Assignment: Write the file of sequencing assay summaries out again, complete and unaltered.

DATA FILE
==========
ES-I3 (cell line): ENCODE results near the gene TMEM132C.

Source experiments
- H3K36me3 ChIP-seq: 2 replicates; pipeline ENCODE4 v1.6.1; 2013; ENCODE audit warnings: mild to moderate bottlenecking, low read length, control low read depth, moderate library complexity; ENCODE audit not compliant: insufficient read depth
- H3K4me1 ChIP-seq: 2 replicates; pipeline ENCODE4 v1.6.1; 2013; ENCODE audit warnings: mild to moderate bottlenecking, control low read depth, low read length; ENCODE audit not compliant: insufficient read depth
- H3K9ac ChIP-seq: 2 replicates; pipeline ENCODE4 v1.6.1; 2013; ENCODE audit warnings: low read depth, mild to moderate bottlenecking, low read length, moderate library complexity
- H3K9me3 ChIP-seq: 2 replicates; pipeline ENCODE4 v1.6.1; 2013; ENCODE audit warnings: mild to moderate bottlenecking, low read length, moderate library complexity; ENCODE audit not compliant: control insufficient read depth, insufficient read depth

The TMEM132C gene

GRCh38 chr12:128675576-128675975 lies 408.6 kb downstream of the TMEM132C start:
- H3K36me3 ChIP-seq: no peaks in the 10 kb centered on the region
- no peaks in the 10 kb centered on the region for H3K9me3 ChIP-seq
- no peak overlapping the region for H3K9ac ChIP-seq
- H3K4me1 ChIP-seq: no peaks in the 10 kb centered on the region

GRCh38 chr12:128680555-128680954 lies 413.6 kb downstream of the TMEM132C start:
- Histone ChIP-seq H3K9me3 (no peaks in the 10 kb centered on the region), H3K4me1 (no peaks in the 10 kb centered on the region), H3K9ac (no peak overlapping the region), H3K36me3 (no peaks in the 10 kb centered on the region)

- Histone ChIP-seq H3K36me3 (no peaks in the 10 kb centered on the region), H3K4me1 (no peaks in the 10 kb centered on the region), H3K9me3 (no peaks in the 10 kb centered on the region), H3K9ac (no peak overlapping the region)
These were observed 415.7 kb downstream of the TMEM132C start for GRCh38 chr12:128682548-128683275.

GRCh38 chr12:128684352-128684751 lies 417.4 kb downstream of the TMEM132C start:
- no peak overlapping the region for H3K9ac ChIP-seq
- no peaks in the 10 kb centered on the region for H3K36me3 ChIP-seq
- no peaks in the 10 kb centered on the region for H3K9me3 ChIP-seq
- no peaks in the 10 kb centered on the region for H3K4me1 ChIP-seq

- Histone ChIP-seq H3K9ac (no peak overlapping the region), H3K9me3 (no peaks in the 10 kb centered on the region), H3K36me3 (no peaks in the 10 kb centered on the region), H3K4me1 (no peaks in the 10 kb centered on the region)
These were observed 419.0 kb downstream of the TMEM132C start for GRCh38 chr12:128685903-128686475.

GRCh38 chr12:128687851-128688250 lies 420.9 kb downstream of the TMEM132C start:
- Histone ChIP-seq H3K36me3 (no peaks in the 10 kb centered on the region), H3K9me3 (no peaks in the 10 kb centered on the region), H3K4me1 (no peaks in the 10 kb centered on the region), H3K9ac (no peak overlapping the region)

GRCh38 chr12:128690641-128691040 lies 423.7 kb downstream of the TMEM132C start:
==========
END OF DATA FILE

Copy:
ES-I3 (cell line): ENCODE results near the gene TMEM132C.

Source experiments
- H3K36me3 ChIP-seq: 2 replicates; pipeline ENCODE4 v1.6.1; 2013; ENCODE audit warnings: mild to moderate bottlenecking, low read length, control low read depth, moderate library complexity; ENCODE audit not compliant: insufficient read depth
- H3K4me1 ChIP-seq: 2 replicates; pipeline ENCODE4 v1.6.1; 2013; ENCODE audit warnings: mild to moderate bottlenecking, control low read depth, low read length; ENCODE audit not compliant: insufficient read depth
- H3K9ac ChIP-seq: 2 replicates; pipeline ENCODE4 v1.6.1; 2013; ENCODE audit warnings: low read depth, mild to moderate bottlenecking, low read length, moderate library complexity
- H3K9me3 ChIP-seq: 2 replicates; pipeline ENCODE4 v1.6.1; 2013; ENCODE audit warnings: mild to moderate bottlenecking, low read length, moderate library complexity; ENCODE audit not compliant: control insufficient read depth, insufficient read depth

The TMEM132C gene

GRCh38 chr12:128675576-128675975 lies 408.6 kb downstream of the TMEM132C start:
- H3K36me3 ChIP-seq: no peaks in the 10 kb centered on the region
- no peaks in the 10 kb centered on the region for H3K9me3 ChIP-seq
- no peak overlapping the region for H3K9ac ChIP-seq
- H3K4me1 ChIP-seq: no peaks in the 10 kb centered on the region

GRCh38 chr12:128680555-128680954 lies 413.6 kb downstream of the TMEM132C start:
- Histone ChIP-seq H3K9me3 (no peaks in the 10 kb centered on the region), H3K4me1 (no peaks in the 10 kb centered on the region), H3K9ac (no peak overlapping the region), H3K36me3 (no peaks in the 10 kb centered on the region)

- Histone ChIP-seq H3K36me3 (no peaks in the 10 kb centered on the region), H3K4me1 (no peaks in the 10 kb centered on the region), H3K9me3 (no peaks in the 10 kb centered on the region), H3K9ac (no peak overlapping the region)
These were observed 415.7 kb downstream of the TMEM132C start for GRCh38 chr12:128682548-128683275.

GRCh38 chr12:128684352-128684751 lies 417.4 kb downstream of the TMEM132C start:
- no peak overlapping the region for H3K9ac ChIP-seq
- no peaks in the 10 kb centered on the region for H3K36me3 ChIP-seq
- no peaks in the 10 kb centered on the region for H3K9me3 ChIP-seq
- no peaks in the 10 kb centered on the region for H3K4me1 ChIP-seq

- Histone ChIP-seq H3K9ac (no peak overlapping the region), H3K9me3 (no peaks in the 10 kb centered on the region), H3K36me3 (no peaks in the 10 kb centered on the region), H3K4me1 (no peaks in the 10 kb centered on the region)
These were observed 419.0 kb downstream of the TMEM132C start for GRCh38 chr12:128685903-128686475.

GRCh38 chr12:128687851-128688250 lies 420.9 kb downstream of the TMEM132C start:
- Histone ChIP-seq H3K36me3 (no peaks in the 10 kb centered on the region), H3K9me3 (no peaks in the 10 kb centered on the region), H3K4me1 (no peaks in the 10 kb centered on the region), H3K9ac (no peak overlapping the region)

GRCh38 chr12:128690641-128691040 lies 423.7 kb downstream of the TMEM132C start: